Cycling advocates MUST get their own house in order if they ever want the broad support they so need. You have to get bike couriers under control, you have to get people to wear helmets and ride safely and foremost you have to accept that cyclists break the law and when they do they deserve to be ticketed. Then, when cyclist are SEEN to be doing acting with the utmost responsibility, it’ll be a lot easier to point out the failures of city council. The bike issue is front and centre now, so everyone better put on their best face. That’s the price you pay for asking people to pay attention.

Oh, as a postscript…there’s an argument I’ve been hearing from the anti-helmet people that really pisses me off…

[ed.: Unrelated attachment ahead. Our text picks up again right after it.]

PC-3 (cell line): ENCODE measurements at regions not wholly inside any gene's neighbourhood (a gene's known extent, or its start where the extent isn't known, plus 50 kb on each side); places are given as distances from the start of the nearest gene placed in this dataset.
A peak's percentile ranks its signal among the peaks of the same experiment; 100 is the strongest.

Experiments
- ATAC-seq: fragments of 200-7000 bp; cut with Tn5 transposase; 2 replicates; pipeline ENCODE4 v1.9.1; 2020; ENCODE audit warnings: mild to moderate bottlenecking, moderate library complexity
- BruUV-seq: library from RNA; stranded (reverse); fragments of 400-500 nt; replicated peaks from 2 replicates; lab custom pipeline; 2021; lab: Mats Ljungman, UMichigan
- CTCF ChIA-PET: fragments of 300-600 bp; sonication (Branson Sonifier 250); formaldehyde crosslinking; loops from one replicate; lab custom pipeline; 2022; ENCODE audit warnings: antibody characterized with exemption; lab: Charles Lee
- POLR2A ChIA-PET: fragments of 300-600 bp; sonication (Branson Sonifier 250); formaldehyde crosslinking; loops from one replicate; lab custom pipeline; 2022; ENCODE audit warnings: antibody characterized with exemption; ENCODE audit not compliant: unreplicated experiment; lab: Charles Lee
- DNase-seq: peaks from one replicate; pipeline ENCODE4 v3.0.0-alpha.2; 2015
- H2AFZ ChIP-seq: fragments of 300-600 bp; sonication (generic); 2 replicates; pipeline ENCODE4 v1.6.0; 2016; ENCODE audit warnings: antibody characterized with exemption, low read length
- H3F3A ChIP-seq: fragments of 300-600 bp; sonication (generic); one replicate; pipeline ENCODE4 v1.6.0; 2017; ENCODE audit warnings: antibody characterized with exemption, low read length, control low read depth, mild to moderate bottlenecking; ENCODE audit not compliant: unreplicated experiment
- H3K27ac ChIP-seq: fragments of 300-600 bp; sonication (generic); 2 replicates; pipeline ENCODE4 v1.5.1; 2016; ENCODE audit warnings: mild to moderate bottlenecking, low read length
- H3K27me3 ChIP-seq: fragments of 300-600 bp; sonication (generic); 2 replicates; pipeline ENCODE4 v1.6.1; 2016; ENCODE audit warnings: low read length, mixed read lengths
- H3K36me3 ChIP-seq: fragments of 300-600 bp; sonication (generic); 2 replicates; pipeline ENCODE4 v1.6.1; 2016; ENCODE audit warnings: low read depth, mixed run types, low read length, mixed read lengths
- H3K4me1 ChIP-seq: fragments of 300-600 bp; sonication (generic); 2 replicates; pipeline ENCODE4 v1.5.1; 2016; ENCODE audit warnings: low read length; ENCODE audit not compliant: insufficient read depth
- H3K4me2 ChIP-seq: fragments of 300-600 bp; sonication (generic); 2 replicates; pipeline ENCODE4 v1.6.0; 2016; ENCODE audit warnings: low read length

Saying that helmets are a barrier to cycling adoption is the same gloom and doom bullshit that bar owners used when they claimed that the smoking ban would put them all out of business. We’ve heard it a million times on a million different topics and it’s NEVER true. All those bars are still there and all those cyclists will be too. Humans have been adapting to new laws for about 4000 years…so please, dispense with that particular piece of shit argument.

11 thoughts on “Get your helmet head out of your…

  1. Amen… you can’t have your cake and eat it, too. Maybe this will finally force cyclists to stop breaking traffic laws (e.g. riding on the sidewalk).

    As for the anti-helmet brigade, they should take a look at:

  2. I thought we had mandatory helmet laws in the GTA? No excuse for not having one. If darwinism worked I’d say no helmets, let it weed out the dumb ones, but life doesn’t work that. Way. My main beef as a pedestrian with small children is riding on the sidewalk. I’ve been sorely tempted not to bump a few onto the road or into a building. Especially the ones who don’t have a bell to warn of coming up from behind. I think you’ve pretty much hit the nail on the head again here. Great article.